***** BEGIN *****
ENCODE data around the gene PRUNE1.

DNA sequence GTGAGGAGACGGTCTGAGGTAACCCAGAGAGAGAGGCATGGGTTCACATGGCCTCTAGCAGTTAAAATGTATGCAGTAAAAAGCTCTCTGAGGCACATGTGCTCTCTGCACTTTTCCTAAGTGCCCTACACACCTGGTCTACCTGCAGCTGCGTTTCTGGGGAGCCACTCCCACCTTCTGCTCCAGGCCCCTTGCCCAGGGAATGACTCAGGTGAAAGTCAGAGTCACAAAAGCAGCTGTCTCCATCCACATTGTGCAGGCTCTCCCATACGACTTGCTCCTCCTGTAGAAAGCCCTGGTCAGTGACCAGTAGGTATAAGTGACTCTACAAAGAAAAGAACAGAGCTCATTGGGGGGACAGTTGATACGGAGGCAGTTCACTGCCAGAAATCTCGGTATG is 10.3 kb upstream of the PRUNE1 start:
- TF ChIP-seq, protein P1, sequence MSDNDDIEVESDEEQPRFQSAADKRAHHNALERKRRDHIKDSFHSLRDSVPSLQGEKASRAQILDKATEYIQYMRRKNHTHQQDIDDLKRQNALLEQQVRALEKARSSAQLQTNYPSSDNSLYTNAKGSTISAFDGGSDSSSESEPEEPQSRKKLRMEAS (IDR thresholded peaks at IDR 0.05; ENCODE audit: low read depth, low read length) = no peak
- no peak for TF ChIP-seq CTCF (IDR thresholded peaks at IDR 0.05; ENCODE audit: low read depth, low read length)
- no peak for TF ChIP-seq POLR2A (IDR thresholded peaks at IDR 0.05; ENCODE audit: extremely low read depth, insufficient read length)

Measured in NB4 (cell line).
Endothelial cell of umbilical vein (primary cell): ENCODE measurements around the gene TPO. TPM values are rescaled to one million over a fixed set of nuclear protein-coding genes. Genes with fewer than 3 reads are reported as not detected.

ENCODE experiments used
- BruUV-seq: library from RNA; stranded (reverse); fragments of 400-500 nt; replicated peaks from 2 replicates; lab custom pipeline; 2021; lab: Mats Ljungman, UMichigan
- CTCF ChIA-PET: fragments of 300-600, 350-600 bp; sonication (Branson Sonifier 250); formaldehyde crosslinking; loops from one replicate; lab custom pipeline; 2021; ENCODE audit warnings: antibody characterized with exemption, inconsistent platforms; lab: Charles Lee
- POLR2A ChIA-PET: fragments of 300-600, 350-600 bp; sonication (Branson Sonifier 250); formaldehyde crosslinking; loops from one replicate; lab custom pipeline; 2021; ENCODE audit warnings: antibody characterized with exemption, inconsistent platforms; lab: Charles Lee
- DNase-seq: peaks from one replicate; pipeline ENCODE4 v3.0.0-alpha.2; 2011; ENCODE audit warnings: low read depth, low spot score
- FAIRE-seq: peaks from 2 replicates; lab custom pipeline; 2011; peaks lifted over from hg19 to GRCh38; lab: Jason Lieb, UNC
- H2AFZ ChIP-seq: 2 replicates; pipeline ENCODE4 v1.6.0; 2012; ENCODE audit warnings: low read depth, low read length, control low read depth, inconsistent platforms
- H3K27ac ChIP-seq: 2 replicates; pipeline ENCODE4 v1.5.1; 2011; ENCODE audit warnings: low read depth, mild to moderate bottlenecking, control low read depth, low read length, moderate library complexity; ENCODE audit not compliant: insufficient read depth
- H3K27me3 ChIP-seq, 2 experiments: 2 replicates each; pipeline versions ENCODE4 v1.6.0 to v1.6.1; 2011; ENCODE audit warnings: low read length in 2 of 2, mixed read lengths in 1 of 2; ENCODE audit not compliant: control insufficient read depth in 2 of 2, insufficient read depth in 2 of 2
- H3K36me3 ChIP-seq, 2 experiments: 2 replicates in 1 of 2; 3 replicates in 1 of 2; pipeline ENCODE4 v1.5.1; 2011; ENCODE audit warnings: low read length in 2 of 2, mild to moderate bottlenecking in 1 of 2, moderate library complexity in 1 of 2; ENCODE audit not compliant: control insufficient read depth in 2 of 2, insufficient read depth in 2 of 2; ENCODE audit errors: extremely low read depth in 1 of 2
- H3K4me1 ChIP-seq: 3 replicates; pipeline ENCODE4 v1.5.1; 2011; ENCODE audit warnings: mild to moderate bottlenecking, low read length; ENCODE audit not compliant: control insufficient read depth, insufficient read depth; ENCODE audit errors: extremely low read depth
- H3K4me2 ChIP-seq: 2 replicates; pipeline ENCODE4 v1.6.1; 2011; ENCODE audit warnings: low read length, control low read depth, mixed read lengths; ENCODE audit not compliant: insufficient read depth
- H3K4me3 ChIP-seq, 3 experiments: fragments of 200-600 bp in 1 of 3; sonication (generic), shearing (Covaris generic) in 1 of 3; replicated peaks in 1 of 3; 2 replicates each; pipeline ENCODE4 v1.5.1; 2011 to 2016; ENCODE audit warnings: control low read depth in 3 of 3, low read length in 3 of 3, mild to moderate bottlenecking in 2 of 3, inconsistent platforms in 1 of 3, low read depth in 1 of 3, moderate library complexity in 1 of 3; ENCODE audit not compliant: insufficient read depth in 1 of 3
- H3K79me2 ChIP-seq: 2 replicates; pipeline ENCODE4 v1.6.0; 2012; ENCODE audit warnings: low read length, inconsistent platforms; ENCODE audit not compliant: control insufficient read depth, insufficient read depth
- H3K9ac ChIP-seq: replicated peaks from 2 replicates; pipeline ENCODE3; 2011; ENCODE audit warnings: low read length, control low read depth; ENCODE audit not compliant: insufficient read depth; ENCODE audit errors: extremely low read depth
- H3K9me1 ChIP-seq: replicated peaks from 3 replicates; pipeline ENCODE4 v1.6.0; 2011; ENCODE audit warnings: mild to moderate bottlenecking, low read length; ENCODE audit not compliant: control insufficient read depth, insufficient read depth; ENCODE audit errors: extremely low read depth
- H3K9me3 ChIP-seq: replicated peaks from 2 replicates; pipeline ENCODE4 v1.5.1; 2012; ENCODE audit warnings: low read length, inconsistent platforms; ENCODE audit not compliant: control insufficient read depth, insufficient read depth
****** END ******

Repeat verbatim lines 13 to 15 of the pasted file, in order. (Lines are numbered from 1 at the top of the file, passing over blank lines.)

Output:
- FAIRE-seq: peaks from 2 replicates; lab custom pipeline; 2011; peaks lifted over from hg19 to GRCh38; lab: Jason Lieb, UNC
- H2AFZ ChIP-seq: 2 replicates; pipeline ENCODE4 v1.6.0; 2012; ENCODE audit warnings: low read depth, low read length, control low read depth, inconsistent platforms
- H3K27ac ChIP-seq: 2 replicates; pipeline ENCODE4 v1.5.1; 2011; ENCODE audit warnings: low read depth, mild to moderate bottlenecking, control low read depth, low read length, moderate library complexity; ENCODE audit not compliant: insufficient read depth